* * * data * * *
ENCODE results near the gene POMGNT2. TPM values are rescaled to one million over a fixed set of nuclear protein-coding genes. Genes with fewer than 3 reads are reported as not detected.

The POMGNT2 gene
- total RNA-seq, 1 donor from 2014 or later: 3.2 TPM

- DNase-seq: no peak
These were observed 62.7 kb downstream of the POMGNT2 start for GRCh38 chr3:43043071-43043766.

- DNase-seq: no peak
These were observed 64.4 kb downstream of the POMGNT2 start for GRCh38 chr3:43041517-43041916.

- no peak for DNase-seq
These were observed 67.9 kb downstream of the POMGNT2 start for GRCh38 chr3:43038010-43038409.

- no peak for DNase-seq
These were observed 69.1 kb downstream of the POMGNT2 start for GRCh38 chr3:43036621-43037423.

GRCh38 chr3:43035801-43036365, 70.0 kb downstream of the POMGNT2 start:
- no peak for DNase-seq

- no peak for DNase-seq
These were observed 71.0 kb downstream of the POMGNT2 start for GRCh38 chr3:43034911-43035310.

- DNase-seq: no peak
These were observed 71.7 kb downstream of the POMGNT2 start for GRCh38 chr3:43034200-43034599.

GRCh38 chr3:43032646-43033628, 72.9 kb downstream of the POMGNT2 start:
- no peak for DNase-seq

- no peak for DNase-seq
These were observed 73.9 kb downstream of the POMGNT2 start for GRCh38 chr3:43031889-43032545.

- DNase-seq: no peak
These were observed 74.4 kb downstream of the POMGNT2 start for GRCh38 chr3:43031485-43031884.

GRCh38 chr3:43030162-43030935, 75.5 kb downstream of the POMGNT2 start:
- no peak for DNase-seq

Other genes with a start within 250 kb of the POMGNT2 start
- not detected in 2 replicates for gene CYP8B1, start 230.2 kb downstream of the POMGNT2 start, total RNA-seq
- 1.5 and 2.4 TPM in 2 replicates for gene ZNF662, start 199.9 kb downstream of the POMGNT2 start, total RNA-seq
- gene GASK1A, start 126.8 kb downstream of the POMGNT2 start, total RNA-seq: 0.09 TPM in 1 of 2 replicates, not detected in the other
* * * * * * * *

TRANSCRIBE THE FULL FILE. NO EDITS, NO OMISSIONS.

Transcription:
ENCODE results near the gene POMGNT2. TPM values are rescaled to one million over a fixed set of nuclear protein-coding genes. Genes with fewer than 3 reads are reported as not detected.

The POMGNT2 gene
- total RNA-seq, 1 donor from 2014 or later: 3.2 TPM

- DNase-seq: no peak
These were observed 62.7 kb downstream of the POMGNT2 start for GRCh38 chr3:43043071-43043766.

- DNase-seq: no peak
These were observed 64.4 kb downstream of the POMGNT2 start for GRCh38 chr3:43041517-43041916.

- no peak for DNase-seq
These were observed 67.9 kb downstream of the POMGNT2 start for GRCh38 chr3:43038010-43038409.

- no peak for DNase-seq
These were observed 69.1 kb downstream of the POMGNT2 start for GRCh38 chr3:43036621-43037423.

GRCh38 chr3:43035801-43036365, 70.0 kb downstream of the POMGNT2 start:
- no peak for DNase-seq

- no peak for DNase-seq
These were observed 71.0 kb downstream of the POMGNT2 start for GRCh38 chr3:43034911-43035310.

- DNase-seq: no peak
These were observed 71.7 kb downstream of the POMGNT2 start for GRCh38 chr3:43034200-43034599.

GRCh38 chr3:43032646-43033628, 72.9 kb downstream of the POMGNT2 start:
- no peak for DNase-seq

- no peak for DNase-seq
These were observed 73.9 kb downstream of the POMGNT2 start for GRCh38 chr3:43031889-43032545.

- DNase-seq: no peak
These were observed 74.4 kb downstream of the POMGNT2 start for GRCh38 chr3:43031485-43031884.

GRCh38 chr3:43030162-43030935, 75.5 kb downstream of the POMGNT2 start:
- no peak for DNase-seq

Other genes with a start within 250 kb of the POMGNT2 start
- not detected in 2 replicates for gene CYP8B1, start 230.2 kb downstream of the POMGNT2 start, total RNA-seq
- 1.5 and 2.4 TPM in 2 replicates for gene ZNF662, start 199.9 kb downstream of the POMGNT2 start, total RNA-seq
- gene GASK1A, start 126.8 kb downstream of the POMGNT2 start, total RNA-seq: 0.09 TPM in 1 of 2 replicates, not detected in the other